Leveraging Fortune 500 Business Practices for your Start-Up Business: Reduce the Need for Fire Fighting

What if when you started your business you understood that you’d make mistakes but made the decision to make each mistake only once?

What if you also decided to do your best once to insure any employees you (eventually) hire could learn from the mistakes you’ve made?

Fortune 500 companies understand how this mindset and discipline can significantly reduce the amount of time, energy, rework, and money they spend dealing with unexpected problems and issues.

In large companies, the process – typically called Root Cause, Corrective Action (RCCA) – begins with whoever is accountable in the organization for leading these events working with the manager in that part of the organization where a problem occurred to write out a succinct description of the problem.

The next step is to convene a group who has knowledge of the problem area to identify the root cause, brainstorm corrective actions, develop a corrective action plan, and implement the change.

One of the most important attributes of successful RCCA processes is that the operating change is then documented in a way that whoever does this the next time has the benefit of the analysis AND the process change is communicated to all affected employees.

This is even more essential for the micro-entrepreneur who hopes to grow his business.

By completing a RCCA every time there is a procedural problem, an entrepreneur is developing a best practice for his business, one that he’ll follow and one that can be followed by his future employees.

Root Causes to Problems and their Corrective Actions are not often rocket science, even in organizations that produce rockets. They typically address some of the most common issues:

  1. I forgot to … (create a checklist for that process)
  2. I did THIS before THAT and … (create a process chart for that process)
  3. I couldn’t find or I spent an hour looking for … (a place for everything)
  4. I didn’t know who to call when … (point of contact list)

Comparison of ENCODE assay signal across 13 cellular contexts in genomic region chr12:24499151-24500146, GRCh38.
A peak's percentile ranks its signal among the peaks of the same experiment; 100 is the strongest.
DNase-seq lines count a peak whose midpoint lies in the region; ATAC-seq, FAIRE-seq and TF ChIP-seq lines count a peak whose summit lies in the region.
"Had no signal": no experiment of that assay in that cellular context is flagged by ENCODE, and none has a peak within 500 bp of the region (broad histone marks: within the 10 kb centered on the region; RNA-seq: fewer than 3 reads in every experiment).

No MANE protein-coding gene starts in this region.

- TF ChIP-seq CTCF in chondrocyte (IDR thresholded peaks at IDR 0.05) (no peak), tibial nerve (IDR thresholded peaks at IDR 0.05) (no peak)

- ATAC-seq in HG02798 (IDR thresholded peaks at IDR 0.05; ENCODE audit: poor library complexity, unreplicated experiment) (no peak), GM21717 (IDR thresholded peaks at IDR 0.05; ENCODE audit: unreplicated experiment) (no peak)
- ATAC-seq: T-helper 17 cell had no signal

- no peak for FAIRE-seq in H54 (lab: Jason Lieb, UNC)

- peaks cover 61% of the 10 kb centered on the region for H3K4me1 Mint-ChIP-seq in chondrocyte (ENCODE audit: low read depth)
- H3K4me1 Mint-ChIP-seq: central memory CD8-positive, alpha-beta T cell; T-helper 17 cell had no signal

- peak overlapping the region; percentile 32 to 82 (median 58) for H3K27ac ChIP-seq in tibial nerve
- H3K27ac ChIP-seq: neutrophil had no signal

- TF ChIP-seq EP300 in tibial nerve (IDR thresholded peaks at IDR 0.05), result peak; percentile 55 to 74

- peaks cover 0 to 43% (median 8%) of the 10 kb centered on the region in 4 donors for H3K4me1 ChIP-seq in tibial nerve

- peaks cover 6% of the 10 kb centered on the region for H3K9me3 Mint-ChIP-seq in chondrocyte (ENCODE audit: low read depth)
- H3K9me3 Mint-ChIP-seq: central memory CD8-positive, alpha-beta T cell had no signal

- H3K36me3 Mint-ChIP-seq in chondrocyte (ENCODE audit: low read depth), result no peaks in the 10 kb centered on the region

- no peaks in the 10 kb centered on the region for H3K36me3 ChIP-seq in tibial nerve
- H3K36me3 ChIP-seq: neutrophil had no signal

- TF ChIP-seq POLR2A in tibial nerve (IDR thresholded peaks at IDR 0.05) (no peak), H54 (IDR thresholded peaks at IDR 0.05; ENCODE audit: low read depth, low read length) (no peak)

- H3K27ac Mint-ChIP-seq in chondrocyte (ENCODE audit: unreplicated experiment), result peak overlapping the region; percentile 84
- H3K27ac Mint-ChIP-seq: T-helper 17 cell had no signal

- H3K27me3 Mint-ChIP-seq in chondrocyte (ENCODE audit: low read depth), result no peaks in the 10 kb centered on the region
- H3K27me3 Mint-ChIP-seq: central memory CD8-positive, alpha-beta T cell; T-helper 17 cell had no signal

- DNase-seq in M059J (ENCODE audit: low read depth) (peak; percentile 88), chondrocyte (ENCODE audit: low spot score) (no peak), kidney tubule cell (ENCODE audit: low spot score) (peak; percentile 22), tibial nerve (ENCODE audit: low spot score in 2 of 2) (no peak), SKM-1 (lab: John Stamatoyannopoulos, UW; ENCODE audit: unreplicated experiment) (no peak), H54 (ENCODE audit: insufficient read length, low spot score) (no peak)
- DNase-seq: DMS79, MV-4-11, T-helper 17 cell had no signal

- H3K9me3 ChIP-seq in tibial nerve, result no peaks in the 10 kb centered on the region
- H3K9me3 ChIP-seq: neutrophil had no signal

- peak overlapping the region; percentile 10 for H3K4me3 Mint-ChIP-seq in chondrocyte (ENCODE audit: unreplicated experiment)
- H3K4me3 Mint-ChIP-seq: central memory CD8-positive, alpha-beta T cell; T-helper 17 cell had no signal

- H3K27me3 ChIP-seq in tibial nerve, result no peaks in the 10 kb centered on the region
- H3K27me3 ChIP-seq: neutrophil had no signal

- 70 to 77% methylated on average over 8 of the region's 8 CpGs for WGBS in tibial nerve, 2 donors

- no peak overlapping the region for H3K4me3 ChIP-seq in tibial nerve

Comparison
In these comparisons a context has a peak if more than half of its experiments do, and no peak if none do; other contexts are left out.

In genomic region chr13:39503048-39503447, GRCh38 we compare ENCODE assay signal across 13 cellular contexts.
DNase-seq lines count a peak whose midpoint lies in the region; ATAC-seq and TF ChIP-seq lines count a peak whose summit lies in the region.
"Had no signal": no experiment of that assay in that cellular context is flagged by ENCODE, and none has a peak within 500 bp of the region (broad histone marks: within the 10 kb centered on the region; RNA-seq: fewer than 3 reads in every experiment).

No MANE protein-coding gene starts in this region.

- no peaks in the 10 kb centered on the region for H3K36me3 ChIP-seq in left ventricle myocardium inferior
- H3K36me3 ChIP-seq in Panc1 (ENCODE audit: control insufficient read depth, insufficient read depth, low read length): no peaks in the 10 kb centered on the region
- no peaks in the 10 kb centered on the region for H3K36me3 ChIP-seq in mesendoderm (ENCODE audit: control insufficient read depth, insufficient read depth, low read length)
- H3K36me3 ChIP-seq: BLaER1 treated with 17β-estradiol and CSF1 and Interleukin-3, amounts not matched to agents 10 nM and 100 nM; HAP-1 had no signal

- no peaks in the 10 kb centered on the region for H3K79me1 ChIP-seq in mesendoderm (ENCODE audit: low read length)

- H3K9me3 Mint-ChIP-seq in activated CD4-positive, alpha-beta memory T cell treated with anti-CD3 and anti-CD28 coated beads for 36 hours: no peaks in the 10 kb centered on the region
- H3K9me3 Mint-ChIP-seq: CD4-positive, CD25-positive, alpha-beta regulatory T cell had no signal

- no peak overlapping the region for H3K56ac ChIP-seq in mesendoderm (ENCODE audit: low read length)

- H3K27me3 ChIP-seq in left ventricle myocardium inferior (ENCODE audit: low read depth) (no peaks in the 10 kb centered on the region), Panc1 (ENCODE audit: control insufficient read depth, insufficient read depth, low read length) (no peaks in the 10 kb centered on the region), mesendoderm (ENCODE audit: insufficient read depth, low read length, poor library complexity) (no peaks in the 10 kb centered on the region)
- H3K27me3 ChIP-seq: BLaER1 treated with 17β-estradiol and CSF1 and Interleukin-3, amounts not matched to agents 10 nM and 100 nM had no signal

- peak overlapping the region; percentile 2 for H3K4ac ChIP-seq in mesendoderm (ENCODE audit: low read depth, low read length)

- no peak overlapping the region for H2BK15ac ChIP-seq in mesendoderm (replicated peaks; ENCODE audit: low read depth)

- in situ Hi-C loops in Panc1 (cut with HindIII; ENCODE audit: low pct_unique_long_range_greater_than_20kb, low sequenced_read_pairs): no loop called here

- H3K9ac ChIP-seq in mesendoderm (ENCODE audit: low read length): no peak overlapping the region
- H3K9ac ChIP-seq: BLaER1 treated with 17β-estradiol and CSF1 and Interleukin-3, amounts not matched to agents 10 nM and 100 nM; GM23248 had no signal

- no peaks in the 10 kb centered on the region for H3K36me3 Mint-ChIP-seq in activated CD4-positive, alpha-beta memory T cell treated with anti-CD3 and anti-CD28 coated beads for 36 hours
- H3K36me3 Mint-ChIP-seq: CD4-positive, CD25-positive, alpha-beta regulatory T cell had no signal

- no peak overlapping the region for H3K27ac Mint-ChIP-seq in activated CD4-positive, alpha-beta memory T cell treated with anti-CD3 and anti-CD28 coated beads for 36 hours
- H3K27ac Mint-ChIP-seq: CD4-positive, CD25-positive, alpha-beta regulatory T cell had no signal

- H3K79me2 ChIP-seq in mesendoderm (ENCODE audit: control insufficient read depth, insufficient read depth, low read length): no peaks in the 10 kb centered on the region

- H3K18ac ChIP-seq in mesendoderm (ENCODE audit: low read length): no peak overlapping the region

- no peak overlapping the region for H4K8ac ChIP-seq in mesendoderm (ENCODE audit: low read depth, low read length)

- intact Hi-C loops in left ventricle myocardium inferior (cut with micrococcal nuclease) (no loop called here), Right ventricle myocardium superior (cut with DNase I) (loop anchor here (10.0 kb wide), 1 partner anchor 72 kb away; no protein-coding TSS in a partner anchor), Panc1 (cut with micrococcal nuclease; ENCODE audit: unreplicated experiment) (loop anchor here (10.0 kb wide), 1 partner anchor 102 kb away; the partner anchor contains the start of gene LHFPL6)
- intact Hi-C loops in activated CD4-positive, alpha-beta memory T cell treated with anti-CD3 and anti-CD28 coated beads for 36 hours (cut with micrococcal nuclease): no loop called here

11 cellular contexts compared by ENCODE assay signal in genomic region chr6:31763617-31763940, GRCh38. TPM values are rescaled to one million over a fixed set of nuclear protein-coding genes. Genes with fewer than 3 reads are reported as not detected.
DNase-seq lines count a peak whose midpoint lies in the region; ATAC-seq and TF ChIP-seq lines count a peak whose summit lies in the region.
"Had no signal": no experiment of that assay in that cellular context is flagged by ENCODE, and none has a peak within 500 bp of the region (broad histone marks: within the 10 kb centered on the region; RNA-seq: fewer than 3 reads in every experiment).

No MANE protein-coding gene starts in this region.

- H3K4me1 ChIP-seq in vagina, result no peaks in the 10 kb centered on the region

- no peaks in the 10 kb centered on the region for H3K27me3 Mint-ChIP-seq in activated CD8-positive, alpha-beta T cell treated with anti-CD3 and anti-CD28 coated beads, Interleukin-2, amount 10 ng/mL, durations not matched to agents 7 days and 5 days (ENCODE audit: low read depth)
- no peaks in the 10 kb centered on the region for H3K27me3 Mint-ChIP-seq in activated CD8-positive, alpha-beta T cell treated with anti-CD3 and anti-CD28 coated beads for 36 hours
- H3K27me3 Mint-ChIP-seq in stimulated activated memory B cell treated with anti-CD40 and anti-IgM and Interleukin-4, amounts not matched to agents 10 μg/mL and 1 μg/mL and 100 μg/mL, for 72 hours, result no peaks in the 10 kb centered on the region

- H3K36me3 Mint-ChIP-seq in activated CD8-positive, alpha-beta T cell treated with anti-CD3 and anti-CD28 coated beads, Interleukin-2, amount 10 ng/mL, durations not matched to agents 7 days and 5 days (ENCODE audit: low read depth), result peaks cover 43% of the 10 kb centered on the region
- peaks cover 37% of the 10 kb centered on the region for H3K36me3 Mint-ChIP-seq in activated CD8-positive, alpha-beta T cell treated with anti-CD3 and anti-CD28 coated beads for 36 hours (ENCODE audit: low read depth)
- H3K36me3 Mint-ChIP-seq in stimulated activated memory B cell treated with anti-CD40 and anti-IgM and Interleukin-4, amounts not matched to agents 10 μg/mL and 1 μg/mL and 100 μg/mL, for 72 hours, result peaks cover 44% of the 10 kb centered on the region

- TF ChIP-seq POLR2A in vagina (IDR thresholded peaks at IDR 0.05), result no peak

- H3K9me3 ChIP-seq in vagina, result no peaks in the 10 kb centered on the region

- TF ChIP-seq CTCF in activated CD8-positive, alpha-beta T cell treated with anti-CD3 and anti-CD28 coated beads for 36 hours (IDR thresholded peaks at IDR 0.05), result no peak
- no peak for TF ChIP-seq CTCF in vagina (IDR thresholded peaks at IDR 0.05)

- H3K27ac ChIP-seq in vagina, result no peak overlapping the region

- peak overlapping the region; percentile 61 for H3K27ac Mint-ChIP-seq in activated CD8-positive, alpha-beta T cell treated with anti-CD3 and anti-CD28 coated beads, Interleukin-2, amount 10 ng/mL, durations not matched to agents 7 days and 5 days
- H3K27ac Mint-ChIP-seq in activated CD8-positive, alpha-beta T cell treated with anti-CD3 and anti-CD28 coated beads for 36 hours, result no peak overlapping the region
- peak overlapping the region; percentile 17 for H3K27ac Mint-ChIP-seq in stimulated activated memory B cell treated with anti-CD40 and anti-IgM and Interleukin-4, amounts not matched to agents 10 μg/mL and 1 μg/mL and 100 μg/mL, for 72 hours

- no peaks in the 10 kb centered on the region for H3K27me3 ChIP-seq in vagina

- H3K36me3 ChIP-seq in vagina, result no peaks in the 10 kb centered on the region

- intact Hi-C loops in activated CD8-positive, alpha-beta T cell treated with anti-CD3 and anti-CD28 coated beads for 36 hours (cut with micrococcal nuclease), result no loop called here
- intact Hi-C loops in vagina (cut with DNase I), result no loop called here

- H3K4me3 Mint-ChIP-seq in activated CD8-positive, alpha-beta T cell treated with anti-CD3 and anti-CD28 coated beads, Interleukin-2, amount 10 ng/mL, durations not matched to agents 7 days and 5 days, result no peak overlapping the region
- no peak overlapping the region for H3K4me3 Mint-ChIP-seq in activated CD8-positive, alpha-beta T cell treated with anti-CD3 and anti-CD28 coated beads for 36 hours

5. I forgot to verify … (process checkpoint)

Remember YOU made this mistake and it’s a business you started and probably know more about than anyone you’ll hire. Is the impact of having every employee you every hire make the same mistake more or less costly to your business than the time it takes to document the learning and make it available at the right place, at the right time?

$1,000 Start-Ups has a host of ideas on how to get your business started and operating successfully.

Published by Leah Ward-Lee

Leah Ward-Lee, the author of "$1,000 Start-Ups", is a serial micro-entrepreneur. She opened her first business at ten after lobbying for and receiving a shoe shine kit for Christmas. She pulled her wagon through the neighborhood, going door-to-door, offering to shine her neighbor’s shoes for twenty-five cents a pair. Once her wagon was full, she took the shoes home and polished them. Unfortunately that business was short-lived. She hadn’t tagged the shoes and couldn’t remember whose shoes were whose, so her dad went with her to retrace the route until every pair was returned. Since then she’s had businesses developing and teaching college courses, instructing aerobic classes, owning half a plane that was rented to a flight and maintenance school, and renting homes. She’s also owned a consignment store, a gift shop, a gift basket business, a consulting firm, hosted The Executive Toolbox (a weekly radio show), and a publishing company. She also spent twenty years in the US Army, served as the Chief Information and Technical Officer for two major insurance companies, and has a second career as a management consultant. Leah resides in Dallas, TX and on Amelia Island with Sammy and Goliath, her two rescue dogs.


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